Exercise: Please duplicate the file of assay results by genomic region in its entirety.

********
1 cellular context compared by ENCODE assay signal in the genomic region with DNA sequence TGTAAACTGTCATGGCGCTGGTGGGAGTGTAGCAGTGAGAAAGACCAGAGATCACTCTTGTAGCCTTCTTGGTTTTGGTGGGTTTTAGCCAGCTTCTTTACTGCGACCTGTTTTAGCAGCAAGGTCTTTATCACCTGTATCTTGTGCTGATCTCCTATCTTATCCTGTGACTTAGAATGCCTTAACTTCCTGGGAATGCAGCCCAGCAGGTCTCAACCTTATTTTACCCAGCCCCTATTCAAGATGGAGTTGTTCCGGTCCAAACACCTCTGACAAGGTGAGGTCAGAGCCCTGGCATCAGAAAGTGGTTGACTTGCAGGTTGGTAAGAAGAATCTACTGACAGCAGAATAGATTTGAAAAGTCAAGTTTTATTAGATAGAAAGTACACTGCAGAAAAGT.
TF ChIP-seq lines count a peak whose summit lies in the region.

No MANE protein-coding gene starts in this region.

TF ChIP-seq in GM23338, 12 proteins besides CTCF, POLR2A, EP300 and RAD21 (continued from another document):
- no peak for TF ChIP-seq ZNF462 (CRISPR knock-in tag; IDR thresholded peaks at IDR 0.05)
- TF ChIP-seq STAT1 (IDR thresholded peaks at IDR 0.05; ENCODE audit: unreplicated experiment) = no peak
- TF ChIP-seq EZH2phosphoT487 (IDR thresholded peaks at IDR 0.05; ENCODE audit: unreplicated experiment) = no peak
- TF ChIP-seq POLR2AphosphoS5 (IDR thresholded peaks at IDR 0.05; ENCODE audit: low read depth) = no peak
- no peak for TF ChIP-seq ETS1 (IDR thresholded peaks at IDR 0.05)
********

1 cellular context compared by ENCODE assay signal in the genomic region with DNA sequence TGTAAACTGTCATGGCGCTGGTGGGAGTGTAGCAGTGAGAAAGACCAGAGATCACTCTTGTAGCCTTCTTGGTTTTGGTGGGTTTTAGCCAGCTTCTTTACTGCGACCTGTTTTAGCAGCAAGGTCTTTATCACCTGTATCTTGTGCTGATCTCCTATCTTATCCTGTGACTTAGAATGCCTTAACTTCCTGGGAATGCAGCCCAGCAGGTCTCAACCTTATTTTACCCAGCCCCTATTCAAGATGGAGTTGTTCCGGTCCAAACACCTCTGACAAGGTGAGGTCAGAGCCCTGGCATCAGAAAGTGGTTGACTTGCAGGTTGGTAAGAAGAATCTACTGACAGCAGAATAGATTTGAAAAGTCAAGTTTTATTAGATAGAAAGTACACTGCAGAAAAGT.
TF ChIP-seq lines count a peak whose summit lies in the region.

No MANE protein-coding gene starts in this region.

TF ChIP-seq in GM23338, 12 proteins besides CTCF, POLR2A, EP300 and RAD21 (continued from another document):
- no peak for TF ChIP-seq ZNF462 (CRISPR knock-in tag; IDR thresholded peaks at IDR 0.05)
- TF ChIP-seq STAT1 (IDR thresholded peaks at IDR 0.05; ENCODE audit: unreplicated experiment) = no peak
- TF ChIP-seq EZH2phosphoT487 (IDR thresholded peaks at IDR 0.05; ENCODE audit: unreplicated experiment) = no peak
- TF ChIP-seq POLR2AphosphoS5 (IDR thresholded peaks at IDR 0.05; ENCODE audit: low read depth) = no peak
- no peak for TF ChIP-seq ETS1 (IDR thresholded peaks at IDR 0.05)